Indian soldiers have reached the bodies of seven of eight members from a team of international climbers, including a group of Britons, believed killed on a notoriously dangerous Himalayan mountain.
Administrator of Uttarakhand state, Vijay Jogdande, said the soldiers reached the bodies on Sunday, but they had yet to be identified.
The bodies will now be brought from where they were found at an altitude of more than 5,000 metres to the base camp.
Veteran British mountaineer Martin Moran led a team who included John McLaren, Rupert Whewell and University of York lecturer Richard Payne from the UK; US nationals Anthony Sudekum and Ronald Beimel; Australian Ruth McCance; and Indian guide Chetan Pandey.
The Indo Tibetan Mountain Police said the bodies of Ms McCance and Mr Pandey were among those recovered.
The group were attempting to reach the top of an unclimbed 6,477-metre peak in a remote area on Nanda Devi East.
Mr Moran’s Scotland-based company said contact with the team was lost on May 26 following an avalanche, and they failed to return to base camp as expected on May 31.
Officials said they were all presumed dead.
Five bodies believed to be from the missing team were spotted by air nearly two weeks ago.
Ground expeditions by the Indian paramilitary forces and the Indian Mountaineering Foundation were launched after helicopter missions failed to reach the area.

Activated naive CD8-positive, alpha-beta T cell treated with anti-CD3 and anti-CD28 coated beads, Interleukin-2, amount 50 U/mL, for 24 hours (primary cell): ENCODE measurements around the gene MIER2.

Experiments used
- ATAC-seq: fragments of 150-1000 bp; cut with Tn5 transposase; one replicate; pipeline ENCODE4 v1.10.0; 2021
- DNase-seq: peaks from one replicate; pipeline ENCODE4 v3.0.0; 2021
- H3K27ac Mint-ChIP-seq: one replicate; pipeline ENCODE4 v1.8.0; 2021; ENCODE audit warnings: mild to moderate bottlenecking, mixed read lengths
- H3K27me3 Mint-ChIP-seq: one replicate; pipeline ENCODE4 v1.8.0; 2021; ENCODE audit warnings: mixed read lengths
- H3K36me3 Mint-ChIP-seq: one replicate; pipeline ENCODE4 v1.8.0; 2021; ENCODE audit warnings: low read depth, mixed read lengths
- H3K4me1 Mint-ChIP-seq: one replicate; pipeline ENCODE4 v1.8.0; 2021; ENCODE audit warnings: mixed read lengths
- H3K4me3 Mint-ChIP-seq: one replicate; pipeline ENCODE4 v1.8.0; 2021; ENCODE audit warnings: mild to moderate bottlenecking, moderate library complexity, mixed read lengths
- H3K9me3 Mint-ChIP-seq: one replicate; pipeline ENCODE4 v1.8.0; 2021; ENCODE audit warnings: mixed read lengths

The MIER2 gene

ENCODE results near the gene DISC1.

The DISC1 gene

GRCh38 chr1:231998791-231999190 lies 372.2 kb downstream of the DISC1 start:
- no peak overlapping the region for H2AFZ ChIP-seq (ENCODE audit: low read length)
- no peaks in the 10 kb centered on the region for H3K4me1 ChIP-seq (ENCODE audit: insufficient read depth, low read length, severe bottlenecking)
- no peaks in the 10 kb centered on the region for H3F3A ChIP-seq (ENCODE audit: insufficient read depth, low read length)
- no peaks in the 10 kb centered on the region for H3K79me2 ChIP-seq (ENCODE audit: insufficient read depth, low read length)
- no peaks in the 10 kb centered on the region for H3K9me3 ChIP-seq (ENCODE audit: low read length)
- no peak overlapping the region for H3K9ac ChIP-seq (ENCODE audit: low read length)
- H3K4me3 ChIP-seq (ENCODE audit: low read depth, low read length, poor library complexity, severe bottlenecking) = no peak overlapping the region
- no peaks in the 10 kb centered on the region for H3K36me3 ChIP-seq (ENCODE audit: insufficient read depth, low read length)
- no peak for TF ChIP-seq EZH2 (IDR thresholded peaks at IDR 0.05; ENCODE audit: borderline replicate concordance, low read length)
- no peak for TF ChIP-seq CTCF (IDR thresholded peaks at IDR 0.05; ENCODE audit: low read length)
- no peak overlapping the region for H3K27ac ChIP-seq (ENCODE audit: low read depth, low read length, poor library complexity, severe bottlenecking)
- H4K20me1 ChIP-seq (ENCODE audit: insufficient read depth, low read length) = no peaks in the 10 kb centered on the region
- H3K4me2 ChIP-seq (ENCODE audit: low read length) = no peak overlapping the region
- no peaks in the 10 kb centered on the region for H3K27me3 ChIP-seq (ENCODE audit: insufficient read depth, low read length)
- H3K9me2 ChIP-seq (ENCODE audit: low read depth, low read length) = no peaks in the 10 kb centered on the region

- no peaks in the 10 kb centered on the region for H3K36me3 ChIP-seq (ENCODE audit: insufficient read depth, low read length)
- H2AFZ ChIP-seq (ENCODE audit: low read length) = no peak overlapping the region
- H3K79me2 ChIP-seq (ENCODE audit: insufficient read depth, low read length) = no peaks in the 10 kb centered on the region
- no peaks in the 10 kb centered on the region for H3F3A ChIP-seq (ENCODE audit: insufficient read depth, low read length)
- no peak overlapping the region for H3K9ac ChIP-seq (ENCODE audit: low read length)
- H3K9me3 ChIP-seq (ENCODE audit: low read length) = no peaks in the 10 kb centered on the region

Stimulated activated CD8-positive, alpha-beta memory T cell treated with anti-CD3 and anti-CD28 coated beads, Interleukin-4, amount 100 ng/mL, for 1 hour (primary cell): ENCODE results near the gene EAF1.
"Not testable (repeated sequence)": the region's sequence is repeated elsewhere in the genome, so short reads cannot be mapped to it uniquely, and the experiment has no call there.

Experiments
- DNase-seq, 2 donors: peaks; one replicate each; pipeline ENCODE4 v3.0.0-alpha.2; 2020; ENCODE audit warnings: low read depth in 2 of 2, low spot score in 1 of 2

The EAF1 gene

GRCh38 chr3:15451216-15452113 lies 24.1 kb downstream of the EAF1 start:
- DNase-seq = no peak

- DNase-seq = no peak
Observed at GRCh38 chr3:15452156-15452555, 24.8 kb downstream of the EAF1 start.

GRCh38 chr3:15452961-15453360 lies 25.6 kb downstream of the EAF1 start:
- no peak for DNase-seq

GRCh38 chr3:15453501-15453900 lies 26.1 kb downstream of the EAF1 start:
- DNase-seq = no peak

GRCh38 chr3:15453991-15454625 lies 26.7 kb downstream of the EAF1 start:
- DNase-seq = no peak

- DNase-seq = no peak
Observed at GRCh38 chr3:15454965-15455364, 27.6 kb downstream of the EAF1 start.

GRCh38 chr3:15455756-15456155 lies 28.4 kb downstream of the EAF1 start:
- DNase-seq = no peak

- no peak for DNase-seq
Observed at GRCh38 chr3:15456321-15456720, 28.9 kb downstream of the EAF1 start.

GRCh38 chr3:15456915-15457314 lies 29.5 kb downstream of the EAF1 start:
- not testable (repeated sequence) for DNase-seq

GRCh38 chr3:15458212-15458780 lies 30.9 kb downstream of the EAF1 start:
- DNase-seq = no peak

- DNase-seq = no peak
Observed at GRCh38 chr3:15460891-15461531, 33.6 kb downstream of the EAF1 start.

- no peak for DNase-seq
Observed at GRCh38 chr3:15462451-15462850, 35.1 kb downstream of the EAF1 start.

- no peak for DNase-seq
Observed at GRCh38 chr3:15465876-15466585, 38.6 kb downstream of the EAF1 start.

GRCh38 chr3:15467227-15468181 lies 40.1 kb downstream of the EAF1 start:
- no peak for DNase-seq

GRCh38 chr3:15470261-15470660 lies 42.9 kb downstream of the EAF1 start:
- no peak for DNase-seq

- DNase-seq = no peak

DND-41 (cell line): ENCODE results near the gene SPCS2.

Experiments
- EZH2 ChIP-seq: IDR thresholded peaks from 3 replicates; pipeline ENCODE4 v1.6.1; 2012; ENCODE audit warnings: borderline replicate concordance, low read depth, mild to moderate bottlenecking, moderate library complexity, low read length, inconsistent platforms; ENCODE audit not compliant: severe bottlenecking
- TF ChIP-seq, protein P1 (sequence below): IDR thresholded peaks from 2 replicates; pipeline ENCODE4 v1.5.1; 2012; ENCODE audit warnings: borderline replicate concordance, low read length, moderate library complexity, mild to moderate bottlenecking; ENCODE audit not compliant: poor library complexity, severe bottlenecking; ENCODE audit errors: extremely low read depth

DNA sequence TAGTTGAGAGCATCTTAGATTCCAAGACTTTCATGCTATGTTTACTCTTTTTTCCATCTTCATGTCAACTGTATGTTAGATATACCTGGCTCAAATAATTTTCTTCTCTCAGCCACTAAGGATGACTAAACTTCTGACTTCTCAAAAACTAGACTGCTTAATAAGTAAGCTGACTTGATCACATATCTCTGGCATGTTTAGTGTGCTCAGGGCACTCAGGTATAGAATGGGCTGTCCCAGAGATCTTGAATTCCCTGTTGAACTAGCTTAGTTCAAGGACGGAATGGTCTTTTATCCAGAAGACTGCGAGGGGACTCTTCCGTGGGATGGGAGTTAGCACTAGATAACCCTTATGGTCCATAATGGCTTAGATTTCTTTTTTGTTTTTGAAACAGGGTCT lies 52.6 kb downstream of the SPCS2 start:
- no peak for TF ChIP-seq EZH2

The search for the missing eighth mountaineer will continue, Mr Jogdande said.
Not all of the team who set off on the expedition took part in the fatal climb.
Four British climbers rescued from base camp.
Their information helped to locate the bodies of the missing climbers.
The rescued team members include Mark Thomas, 44, along with Zachary Quain, 32, Kate Armstone, 39, and Ian Wade, 45.
HS Chauhan, president of the Indian Mountaineering Foundation, said authorities would decide on an air evacuation of the bodies depending on weather conditions.
Ground expeditions also are in the area for the task.
Mr Moran had been a mountain guide since 1985 and set up his company – Moran Mountain, based in Strathcarron in the Scottish Highlands – with his wife Joy, while their grown-up children, Hazel and Alex, also work for the business.
In an earlier statement, the Moran family said: “We are deeply saddened by the tragic events unfolding in the Nanda Devi region of the Indian Himalayas.”
Academic Richard Payne, from the University of York, is believed to be among the missing climbers.